Born to Fly International—One Woman’s Goal to Stop Human Trafficking
The sun was setting in Mumbai, India, as a guide quietly drove journalist Diana Scimone down a crowded street. It wasn’t your usual tourist destination. It was Falkland Road, Mumbai’s notorious red-light district.
Scimone was covering a story on forced prostitution in India. The driver and his wife, who were the head of a charity that helped these women, wanted Scimone to see some of the conditions the women lived in.
“It was shocking, to say the least,” she said. “The look on their faces was total hopelessness. But what I remember most was when my contact pointed out the vague outline of cages in upper floor windows.”
Scimone soon learned that’s where brothel owners keep little girls who are smuggled in from other countries. The girls—sometimes only 5 years old—are caged like animals for a month, abused, tortured,or raped—until they no longer have a will to rebel.
“I think at that moment my life changed,” Scimone said.
Not only did Scimone’s life change, but so would the lives of many children whom she would help. Not long after that trip, Scimone founded Born to Fly International (B2F), a non-profit organization that works to stop child trafficking worldwide.
As a journalist, Scimone has traveled to more than 40 countries, including China, Zimbabwe, Sudan, India, Thailand, and more, reporting on human rights.
“I’ve seen up close and personal—a lot more up close and personal than I’d like—the devastation that many of the world’s children face,” she said. “I founded B2F to meet some of those needs. I knew we couldn’t fix every hurt, but the one that made me passionately angry is child trafficking, so that’s the issue we focus on.”
According to B2F’s website, 1.2 million children are trafficked each year for sex around the world. The average age of sex workers around the world is 11, but some are as young as 5. Even in the United States, more than 100,000 children and young women are trafficked.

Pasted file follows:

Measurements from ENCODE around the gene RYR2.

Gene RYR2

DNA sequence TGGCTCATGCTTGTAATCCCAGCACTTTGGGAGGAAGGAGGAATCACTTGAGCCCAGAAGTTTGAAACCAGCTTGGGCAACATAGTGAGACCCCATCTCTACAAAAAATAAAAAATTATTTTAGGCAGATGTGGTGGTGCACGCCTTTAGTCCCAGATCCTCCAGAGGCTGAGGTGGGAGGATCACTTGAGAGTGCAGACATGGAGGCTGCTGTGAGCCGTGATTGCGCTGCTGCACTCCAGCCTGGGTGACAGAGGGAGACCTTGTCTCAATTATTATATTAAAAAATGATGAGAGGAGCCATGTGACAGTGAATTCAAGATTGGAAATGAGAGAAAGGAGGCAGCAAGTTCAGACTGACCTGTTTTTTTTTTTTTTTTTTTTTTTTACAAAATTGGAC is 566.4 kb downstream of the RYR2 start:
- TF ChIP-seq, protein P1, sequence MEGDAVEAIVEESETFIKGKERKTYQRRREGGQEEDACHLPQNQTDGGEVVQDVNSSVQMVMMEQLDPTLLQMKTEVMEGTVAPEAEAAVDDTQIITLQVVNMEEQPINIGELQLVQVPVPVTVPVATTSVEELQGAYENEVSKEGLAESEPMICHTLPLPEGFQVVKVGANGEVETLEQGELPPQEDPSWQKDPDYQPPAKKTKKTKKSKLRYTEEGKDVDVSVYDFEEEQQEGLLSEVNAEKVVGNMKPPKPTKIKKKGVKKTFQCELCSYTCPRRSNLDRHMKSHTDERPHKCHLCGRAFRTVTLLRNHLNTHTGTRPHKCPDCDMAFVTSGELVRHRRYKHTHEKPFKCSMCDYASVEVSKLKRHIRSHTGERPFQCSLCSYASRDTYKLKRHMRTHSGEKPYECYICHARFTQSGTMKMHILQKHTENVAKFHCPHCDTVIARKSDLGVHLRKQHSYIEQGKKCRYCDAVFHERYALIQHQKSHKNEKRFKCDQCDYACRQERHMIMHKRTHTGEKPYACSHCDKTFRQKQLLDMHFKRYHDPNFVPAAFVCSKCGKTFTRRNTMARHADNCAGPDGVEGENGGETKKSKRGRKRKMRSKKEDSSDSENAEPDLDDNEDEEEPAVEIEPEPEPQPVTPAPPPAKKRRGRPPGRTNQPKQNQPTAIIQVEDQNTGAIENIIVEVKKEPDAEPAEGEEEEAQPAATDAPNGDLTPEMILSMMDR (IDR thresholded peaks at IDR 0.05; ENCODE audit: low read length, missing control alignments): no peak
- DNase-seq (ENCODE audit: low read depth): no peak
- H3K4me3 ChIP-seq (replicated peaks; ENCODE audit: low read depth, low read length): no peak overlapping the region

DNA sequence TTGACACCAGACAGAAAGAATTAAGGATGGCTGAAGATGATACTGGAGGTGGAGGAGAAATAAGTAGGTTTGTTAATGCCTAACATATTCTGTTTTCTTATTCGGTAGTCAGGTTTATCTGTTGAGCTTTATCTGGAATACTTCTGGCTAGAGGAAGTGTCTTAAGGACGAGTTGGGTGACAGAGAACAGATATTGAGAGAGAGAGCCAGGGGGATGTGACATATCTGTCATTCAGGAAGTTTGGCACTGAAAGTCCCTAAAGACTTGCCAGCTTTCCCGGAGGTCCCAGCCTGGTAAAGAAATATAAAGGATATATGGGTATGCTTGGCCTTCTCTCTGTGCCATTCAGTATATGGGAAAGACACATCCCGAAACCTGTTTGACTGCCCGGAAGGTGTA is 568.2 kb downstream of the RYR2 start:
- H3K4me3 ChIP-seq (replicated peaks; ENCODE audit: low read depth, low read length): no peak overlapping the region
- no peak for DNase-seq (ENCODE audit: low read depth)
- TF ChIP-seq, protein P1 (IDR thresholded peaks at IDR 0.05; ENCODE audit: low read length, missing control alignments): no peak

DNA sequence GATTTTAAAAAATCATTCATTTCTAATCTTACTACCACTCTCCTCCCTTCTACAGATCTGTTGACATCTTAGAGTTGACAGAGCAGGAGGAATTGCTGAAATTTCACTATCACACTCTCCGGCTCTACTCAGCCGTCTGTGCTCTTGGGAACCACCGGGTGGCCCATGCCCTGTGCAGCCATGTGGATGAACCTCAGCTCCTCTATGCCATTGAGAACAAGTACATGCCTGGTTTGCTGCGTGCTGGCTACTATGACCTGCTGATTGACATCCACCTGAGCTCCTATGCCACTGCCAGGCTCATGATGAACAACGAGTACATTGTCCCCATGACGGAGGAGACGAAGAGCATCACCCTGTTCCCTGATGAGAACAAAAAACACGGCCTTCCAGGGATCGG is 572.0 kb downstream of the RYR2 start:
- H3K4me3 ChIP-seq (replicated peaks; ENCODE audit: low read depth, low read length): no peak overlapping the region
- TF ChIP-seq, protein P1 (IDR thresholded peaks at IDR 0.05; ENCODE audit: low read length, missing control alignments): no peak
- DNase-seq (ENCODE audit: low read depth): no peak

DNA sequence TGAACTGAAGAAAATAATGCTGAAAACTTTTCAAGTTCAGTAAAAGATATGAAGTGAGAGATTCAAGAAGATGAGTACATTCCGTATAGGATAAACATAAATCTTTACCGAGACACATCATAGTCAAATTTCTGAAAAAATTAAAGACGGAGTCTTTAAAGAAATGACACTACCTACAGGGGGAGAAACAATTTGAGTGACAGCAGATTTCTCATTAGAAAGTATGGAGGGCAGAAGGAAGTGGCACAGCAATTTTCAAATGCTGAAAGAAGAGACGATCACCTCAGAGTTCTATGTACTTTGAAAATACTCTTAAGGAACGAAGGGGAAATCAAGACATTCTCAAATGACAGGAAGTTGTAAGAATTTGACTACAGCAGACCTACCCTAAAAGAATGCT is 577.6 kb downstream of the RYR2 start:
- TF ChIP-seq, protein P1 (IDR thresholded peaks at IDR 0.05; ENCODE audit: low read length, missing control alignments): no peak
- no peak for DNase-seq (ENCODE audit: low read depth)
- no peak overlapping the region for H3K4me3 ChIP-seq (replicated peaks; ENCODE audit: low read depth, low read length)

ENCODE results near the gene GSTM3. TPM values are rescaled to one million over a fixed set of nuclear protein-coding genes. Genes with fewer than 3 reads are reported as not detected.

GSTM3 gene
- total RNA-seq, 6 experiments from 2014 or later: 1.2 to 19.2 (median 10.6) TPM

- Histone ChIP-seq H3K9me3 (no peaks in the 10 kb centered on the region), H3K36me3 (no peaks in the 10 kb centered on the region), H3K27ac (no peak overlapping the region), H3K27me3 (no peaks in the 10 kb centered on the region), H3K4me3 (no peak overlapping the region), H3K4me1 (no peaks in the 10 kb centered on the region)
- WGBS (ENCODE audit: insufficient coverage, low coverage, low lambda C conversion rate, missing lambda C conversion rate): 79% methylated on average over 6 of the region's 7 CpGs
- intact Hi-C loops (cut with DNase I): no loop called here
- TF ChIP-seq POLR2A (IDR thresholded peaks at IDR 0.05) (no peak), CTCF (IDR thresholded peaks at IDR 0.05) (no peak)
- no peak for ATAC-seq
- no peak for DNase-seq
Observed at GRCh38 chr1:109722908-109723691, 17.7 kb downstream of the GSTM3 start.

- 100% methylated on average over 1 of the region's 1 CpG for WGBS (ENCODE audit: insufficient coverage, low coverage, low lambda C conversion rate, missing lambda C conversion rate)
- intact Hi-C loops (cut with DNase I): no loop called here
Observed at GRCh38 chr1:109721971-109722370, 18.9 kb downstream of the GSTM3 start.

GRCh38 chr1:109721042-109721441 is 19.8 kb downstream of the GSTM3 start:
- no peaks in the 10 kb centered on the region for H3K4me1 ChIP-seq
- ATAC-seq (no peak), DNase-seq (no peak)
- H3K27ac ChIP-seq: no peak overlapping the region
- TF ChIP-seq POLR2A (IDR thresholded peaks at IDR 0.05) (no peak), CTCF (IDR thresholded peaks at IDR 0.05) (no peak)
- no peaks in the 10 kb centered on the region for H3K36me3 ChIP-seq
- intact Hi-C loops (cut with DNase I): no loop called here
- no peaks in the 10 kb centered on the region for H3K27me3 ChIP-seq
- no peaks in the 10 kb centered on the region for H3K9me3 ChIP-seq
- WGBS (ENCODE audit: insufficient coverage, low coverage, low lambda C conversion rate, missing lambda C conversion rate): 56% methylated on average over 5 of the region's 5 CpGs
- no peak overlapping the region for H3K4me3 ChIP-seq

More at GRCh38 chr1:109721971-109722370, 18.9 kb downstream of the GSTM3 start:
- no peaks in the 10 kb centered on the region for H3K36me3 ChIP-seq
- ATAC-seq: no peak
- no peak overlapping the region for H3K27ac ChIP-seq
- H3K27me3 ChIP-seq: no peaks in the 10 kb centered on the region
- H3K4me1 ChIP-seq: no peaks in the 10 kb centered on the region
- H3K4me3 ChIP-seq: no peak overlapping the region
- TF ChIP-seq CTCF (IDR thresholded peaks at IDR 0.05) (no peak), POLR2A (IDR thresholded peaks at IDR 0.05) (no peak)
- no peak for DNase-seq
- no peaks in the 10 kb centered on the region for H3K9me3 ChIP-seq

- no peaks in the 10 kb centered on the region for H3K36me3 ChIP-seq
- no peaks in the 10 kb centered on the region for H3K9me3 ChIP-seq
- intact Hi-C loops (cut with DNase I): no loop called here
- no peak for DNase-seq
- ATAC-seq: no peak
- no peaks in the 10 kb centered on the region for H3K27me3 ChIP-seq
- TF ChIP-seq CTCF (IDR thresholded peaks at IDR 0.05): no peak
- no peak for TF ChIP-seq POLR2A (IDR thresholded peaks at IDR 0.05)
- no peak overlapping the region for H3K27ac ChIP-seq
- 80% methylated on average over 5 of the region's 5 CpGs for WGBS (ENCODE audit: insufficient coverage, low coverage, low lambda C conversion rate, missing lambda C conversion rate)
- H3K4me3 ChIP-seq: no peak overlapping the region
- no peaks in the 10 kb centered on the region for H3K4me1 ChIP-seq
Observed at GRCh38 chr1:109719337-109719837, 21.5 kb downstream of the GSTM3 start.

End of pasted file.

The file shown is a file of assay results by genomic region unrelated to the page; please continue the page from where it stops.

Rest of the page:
“When kids get trafficked for sex or slavery, it’s usually because they don’t know any better,” Scimone explains. “Someone shows up at their doorstep and promises them the moon—and they believe it. They really think they’re going to be models or waitresses or nannies. Likewise, their parents really think their daughters will get an education in the big city. ‘Just sign here,’ the traffickers promise, and the kids are never seen again.”
Scimone knew if she could warn kids and parents ahead of time, she could drastically cut the numbers of kids who are trafficked.
“Wherever awareness training takes place, the rate of trafficking plummets,” the website states. “There’s just not enough nor is it available to kids in most high-risk areas. That’s the hole that B2F is designed to fill.”
The centerpiece of the B2F Project is a wordless book, created by Scimone, to educate children, families and teachers about grave dangers of human trafficking. The book, entitled Born to Fly, is an allegory about the realities of child trafficking that teaches children to make wise decisions to avoid being thrust into such a world. The book is wordless so that any child around the world can understand it, without having it translated in countless different languages. Parents who are illiterate can “read” it also.
“We’re in the final stages of illustrating that right now and hope to have it finished by fall,” she said. “Meanwhile we’re raising the funds to print and distribute it. We need about $300,000 to get everything into the hands of kids around the world.”
Scimone is also writing a curriculum to go along with the book, which Born to Fly will distribute all over the world to schools and non-profit organizations that work with children.
She points out that child trafficking happens not just around the world, but also around the corner. “It happens in every country—including the United States,” she says. “We have a huge problem with human trafficking in every state—adults and children. Just Google the name of your state and the word trafficking and you’ll see what I mean.”
“It’s very inspiring to know that the work we’re doing with Born to Fly could literally change someone’s life—even save their life,” Scimone said.
While most children are too young to get involved in this particular cause, teaching them the importance of volunteer work and to respect different cultures is essential, Scimone said.
“I think it’s critical to begin involving even young children in volunteer work,” she said. “If it becomes part of their life while they’re children, that sense of giving will continue when they become adults.”
And not only is it important for children to understand the importance of volunteer work, but it’s important adults understand as well.
“Ask yourself, ‘What makes me really angry? What makes me cry?’” Scimone said. “That’s where your passion lies, and where you should invest your time and energy.”
For more information on Scimone, Born to Fly, or to get involved, go to www.born2fly.org. (Photos (c) by Diana Scimone.)
Diana Scimone is a journalist who has reported extensively on issues of human rights around the world. She founded Born to Fly International to help stop child trafficking both globally and locally. Diana is also author of the Adventures With PawPaw children’s book series. She writes a regular blog, and loves following new people on Twitter (@DianaScimone).